Talent-show rivals end X Factor spat with deal to split the proceeds

Click to follow

It was billed as Simon vs Simon: the media trial of the year and a scrap between two music industry behemoths.

But Simon Fuller, the former manager of the Spice Girls and creator of Pop Idol, and Simon Cowell, the creator of The X Factor, have avoided a £100m High Court battle over the shows, opting instead to sign a new deal together.

Fuller's company, 19TV, was suing FremantleMedia, Cowell and his production companies, Simco and Syco, for breach of copyright in the action.

The dispute centred on Fuller's claim that ITV's The X Factor, which is produced by and stars Cowell, was copied from Fuller's Pop Idol, a claim that Cowell said was "utterly ridiculous".

Neither was present at the High Court last Wednesday when their lawyers met and the case was adjourned.

What complicated this wrangle was that Fuller's American Idol, a spin-off fromPop Idol and the most successful American reality television format ever, also starred Cowell.

American Idol was in the process of renegotiating a new series deal with Rupert Murdoch's Fox network and if Cowell had decided not to participate in American Idol, the American network would have considered Cowell's The X Factor as a possible replacement.

Fox brought the warring parties back together and in a statement released yesterday on the New York Stock Exchange announced that American Idol would run for at least four more series, with the option to run for six. Cowell is signed up as American Idol's caustic judge for at least five series.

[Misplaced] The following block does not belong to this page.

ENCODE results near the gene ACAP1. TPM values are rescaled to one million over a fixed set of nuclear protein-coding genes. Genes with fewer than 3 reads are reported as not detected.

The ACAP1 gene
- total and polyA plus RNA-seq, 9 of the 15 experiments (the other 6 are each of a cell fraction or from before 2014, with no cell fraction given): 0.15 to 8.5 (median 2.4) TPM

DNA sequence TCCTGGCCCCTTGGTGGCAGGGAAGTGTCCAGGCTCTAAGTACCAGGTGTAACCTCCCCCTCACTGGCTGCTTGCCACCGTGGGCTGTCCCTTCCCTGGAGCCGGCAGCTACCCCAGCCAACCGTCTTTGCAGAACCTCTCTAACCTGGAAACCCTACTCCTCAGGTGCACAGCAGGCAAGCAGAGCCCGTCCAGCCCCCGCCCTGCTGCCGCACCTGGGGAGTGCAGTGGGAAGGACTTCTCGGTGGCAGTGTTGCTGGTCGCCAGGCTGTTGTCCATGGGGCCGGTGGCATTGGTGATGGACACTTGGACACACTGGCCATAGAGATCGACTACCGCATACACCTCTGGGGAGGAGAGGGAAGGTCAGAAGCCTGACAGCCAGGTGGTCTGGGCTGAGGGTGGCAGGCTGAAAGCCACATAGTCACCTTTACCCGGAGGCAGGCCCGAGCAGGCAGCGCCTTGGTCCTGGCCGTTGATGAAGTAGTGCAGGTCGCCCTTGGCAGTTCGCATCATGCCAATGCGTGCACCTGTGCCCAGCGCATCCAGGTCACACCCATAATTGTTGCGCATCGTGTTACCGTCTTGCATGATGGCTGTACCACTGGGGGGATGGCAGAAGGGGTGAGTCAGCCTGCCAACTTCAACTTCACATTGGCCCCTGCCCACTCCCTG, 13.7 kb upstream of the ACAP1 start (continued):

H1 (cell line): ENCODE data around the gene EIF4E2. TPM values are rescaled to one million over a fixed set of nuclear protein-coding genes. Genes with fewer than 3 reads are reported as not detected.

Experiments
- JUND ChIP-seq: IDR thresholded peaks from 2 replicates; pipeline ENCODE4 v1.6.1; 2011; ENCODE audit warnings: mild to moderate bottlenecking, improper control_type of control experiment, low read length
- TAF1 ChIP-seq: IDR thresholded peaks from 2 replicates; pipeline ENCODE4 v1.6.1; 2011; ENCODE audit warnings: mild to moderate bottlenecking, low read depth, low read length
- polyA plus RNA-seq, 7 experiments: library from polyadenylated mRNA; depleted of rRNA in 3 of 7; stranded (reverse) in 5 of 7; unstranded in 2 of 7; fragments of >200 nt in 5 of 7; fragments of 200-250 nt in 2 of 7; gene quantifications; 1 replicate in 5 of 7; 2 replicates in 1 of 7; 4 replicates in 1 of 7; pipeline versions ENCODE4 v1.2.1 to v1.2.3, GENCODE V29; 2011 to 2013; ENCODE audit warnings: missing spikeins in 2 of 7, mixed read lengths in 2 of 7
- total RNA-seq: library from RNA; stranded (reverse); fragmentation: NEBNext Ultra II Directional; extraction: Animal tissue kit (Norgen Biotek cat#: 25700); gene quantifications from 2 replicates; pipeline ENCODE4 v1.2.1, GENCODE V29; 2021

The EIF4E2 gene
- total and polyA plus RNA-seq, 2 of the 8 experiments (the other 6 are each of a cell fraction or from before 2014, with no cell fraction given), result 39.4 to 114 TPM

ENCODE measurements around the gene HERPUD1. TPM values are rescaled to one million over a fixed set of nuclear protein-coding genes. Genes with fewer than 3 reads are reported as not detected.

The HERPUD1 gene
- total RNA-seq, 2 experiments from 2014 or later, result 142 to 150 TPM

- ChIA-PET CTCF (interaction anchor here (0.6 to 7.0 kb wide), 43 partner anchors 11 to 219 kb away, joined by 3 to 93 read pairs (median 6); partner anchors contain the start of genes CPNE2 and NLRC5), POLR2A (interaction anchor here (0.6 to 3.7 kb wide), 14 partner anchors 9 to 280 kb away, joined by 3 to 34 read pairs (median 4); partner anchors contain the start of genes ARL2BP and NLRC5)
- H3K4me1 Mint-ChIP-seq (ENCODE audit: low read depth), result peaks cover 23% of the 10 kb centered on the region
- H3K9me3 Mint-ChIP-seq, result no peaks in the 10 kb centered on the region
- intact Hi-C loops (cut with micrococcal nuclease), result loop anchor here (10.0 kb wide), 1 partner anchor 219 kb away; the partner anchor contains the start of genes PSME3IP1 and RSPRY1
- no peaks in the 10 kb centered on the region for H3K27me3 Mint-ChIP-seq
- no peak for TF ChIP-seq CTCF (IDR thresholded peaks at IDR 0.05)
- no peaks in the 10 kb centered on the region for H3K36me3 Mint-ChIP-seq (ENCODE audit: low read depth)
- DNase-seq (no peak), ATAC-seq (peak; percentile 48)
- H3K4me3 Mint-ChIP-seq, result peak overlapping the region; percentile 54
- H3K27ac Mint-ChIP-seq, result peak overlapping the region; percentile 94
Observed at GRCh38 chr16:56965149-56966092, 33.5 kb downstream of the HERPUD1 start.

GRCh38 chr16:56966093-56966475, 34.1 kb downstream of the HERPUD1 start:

As part of the settlement, Fuller will take a share of The X Factor, while Cowell will receive a greater share of American Idol.

CKX, which owns 19 Entertainment, of which Fuller is chief executive, has also announced that 19 and FremantleMedia will receive a "significantly increased" licence fee - said to be more than $30m (£17.5m) a series - from Fox.

"We're delighted with the news of the agreement," said Fuller's spokesman yesterday as representatives from both camps tried to build bridges.

"Simon Fuller and Simon Cowell have worked together and respect each other. Simon Fuller as the creator of Idol and Simon Cowell as the star of American Idol have created what we think is the most valuable TV brand in the world. It's fantastic news for all parties that this partnership is set to continue."

Cowell added: "I am happy that we have been able to sort out our differences and find an amicable solution to our problems.

"This means we can go forward and concentrate on working together for the next five years on developing other successful projects.

"Simon and I have shown just how well we work together in recent years. We have remained friends throughout this dispute and I think that it was this friendship that allowed us to settle our differences."

Neither would disclose a settlement figure but Broadcast, the website for the television and radio industry, said Fuller would win a 20 per cent share in The X Factor while Cowell would claim between 30 and 40 per cent of American Idol.

Cowell's majority stake in The X Factor is certain to continue, and he also now has one of the biggest stakes in American Idol. Cowell's fee for American Idol, already at around $15m a series, is also expected to rise.

One senior music executive said yesterday: "It has come out 75/25 in favour of Cowell. He is the star. He had all the aces."